At first I felt that the Native American sounds on "Just Another Day" (the CD's first selection) were out of place, but the more I listened to "Just Another Day", the more I felt that the entire song—and CD—has a certain cohesiveness that stems from its uniqueness.
One aspect of Who Will Know that I especially like is that while Sohre's songs are folky or new-agey in terms of their subject, her songs all are pretty energetic, and certainly not, what's a good way to put it, "la-la" sounding. She creates nature-moods (again for a lack of another way to put it) well. The words give you pleasant visual vistas without any sappiness. She's a very spirited musician. (firstname.lastname@example.org)
See Chris Sohre's site
If you're into ecto, you'll like this CD. (email@example.com)
Chris Sohre—12-string acoustic guitar, acoustic guitar, accordions, harmonium, organ, percussion, piano, clarinets, chant, flutes, e-bowed guitar, noises, recitative, sound fx, brushes, shaker, vocals
Nikos Tourbis—drums, djembe
Simon McCarty—bougaragou, djembe, gutam
Carl Dexter—bass, acoustic guitar, electric guitar, loop arrangement, contrabass, el gtr fx, reverse cymbal, Catholic moment instigations
Jim McCarty—djembe, cowbell
Dimitris Kakos—bass, electric fretless bass, electric basses, guitar fx, electronic percussion, loops
Chad Quiest—acoustic guitar, electric guitar
Sophia Lazaridou—chant, "Jo" the car horn
Judy Olmstead—hurdy gurdy
Karen Gheorghiu—English horn
Derek M. Johnson—cello
Carl Dexter, John Herchenrider, and Chris Sohre
Chris Sohre's second album, Makria, is high-Ecto. It's pop with jazz, folk, and classical components, plus a few live-recorded sounds. Makria was recorded in Thessaloniki, Greece. The CD's cover shot has one of the most spectacular photos of the Parthenon. As with her first CD, there are strong world music influences. You can hear the Middle Eastern textures in many of her songs.
Chris Sohre has a lovely, lush voice. Her style is original.
Makria makes for good background music—and I'm not saying that in any negative way. Makria is simply a pleasant CD to have on while you're doing something else, but it certainly doesn't stop there. The music, while lyrical,is also complex, with interesting combinations of instruments and non-instrumental sounds. Many of the song's lyrics are poetic, ethereal and make you wonder about the world. (firstname.lastname@example.org)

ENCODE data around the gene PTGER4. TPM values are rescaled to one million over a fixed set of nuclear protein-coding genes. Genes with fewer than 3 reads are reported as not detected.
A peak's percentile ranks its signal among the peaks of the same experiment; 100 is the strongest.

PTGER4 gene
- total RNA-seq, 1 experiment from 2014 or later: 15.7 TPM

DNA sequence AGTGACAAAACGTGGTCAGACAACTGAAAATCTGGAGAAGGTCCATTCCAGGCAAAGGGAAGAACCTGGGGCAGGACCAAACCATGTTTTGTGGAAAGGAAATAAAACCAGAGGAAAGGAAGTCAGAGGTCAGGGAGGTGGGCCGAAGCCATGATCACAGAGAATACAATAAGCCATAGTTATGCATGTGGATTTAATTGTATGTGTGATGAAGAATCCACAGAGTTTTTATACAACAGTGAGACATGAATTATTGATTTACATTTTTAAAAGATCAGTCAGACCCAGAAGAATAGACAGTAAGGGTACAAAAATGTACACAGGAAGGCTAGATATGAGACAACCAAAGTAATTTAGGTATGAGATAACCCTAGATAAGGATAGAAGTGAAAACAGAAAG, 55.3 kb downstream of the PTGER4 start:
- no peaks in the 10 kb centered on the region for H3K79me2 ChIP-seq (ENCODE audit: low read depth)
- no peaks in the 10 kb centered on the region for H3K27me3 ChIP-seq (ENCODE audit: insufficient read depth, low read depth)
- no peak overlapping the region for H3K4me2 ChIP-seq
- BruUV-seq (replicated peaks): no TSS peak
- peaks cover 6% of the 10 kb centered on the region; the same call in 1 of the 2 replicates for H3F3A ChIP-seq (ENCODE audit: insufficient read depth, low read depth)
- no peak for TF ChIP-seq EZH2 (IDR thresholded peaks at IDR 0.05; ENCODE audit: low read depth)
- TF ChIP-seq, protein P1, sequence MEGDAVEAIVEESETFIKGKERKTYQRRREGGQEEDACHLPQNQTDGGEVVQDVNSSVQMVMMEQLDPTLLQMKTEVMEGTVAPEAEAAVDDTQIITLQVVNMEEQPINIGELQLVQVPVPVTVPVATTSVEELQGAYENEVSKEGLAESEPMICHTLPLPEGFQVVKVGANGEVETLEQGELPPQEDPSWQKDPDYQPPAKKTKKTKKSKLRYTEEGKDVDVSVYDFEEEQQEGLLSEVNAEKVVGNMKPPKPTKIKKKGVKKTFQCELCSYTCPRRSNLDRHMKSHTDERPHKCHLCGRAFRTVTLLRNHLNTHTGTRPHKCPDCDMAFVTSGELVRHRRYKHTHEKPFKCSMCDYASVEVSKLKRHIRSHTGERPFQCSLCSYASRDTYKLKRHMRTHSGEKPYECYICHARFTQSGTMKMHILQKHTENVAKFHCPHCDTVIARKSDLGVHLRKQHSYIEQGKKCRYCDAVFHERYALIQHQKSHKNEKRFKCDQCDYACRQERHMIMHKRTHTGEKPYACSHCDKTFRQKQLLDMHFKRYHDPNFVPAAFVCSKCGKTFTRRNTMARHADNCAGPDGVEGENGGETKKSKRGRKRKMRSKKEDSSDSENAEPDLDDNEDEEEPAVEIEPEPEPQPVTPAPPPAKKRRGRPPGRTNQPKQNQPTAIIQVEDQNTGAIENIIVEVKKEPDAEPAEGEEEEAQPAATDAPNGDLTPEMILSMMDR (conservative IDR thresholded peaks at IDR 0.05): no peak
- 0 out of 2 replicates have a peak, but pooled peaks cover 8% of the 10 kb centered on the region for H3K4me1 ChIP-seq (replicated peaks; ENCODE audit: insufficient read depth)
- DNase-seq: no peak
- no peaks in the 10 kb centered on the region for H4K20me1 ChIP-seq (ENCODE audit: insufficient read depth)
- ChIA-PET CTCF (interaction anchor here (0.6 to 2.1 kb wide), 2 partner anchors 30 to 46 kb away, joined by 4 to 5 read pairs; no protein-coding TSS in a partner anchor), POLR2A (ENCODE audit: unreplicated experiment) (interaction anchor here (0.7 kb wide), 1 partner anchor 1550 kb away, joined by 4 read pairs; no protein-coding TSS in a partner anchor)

This is a hard one to pin down as far as a description goes. The vocals are ethereal, sometimes lively, sometimes sultry, and the music ranges from pop, ethereal, world, some progressive rock sounds with sometimes elements of all of these within one song. The first song is quite pop, but the rest of what follows to me is appealing. The disc is full of interesting vocals, percussion, accordion, and unpredictable songs. Definitely a disc that comes into more focus the more you listen to it. (Neile)
Chris Sohre's website
Chris—piano, keyboards, percussion, loops, fx, acoustic guitar, electric guitar, accordion, concertina, 6 & 12 string guitars, hurdy gurdy, vocals
Michael Moore—clarinet (1), alto saxophone (2, 4), bass clarinet (5)
Chad Quist—electric guitar (1, 2, 3, 5, 6)
Storm Watson—djembe, pota (1)
Carl Dexter—contrabass, acoustic guitar, loops (1), acoustic/electric guitars, dumbek (3), electric guitar, contrabass, harmonium (6), tamboura, contrabass (10)
Ernst Glerum—contrabass (2)
Steven Byron Bentley—drums (2, 3, 5)
Michael Manring—fretless bass (3, 4, 5, 7, 8, 10)
Jim Eagan—drums (4, 7)
Marzhimal Ondar—jews harp, tuvan throat singing (8)
Harald Austbø—cello (9)
Fuchsia Dexter—girl's voice (10)
Storm Watson—acoustic & electric fiddles (10)
Simon McCarty—bougarabou, djembes (10)
Chris Sohre with Carl Dexter, Marty Eigenberger & John Herchenriider
Sohre's third album is a graceful, seemingly effortless welding of world music, jazz and folk influences. Chris Sohre's vocals have an ethereal quality yet can be earthy and the myriad influences come out to play very once in a while. At times I'm thinking of Jane Siberry's fluid style especially when she amps up the jazz influences. Mostly it's just unique and lovely. It's an ecto record that all ectophiles should love. (email@example.com)
Thanks to Bill Adler, Neal Copperman, and Anna Maria Stjärnell for work on this entry.